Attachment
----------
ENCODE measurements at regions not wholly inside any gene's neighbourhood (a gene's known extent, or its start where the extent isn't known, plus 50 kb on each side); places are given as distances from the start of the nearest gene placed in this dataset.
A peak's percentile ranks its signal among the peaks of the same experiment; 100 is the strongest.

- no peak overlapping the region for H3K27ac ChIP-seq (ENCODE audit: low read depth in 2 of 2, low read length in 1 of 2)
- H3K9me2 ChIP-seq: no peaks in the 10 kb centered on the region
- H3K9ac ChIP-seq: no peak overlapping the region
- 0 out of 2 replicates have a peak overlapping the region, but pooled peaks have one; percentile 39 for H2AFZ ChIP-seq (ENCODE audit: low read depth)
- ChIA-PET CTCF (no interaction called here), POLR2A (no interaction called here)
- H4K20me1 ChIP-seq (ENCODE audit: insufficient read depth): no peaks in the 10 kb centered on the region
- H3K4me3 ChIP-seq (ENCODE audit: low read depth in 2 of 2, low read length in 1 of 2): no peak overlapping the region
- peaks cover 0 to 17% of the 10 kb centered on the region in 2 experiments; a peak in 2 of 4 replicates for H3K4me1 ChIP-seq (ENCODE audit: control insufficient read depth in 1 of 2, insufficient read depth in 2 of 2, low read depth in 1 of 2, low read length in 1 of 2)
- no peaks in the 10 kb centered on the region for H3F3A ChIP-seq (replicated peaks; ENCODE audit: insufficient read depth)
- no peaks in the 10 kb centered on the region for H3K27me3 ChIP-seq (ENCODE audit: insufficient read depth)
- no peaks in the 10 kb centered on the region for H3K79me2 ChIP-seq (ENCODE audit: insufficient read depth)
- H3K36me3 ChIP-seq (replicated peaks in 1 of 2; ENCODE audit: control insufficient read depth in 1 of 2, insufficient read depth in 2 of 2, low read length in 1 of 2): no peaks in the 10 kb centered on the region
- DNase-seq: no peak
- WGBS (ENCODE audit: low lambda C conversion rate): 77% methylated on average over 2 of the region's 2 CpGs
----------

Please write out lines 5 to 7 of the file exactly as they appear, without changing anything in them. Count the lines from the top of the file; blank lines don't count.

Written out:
- H3K9ac ChIP-seq: no peak overlapping the region
- 0 out of 2 replicates have a peak overlapping the region, but pooled peaks have one; percentile 39 for H2AFZ ChIP-seq (ENCODE audit: low read depth)
- ChIA-PET CTCF (no interaction called here), POLR2A (no interaction called here)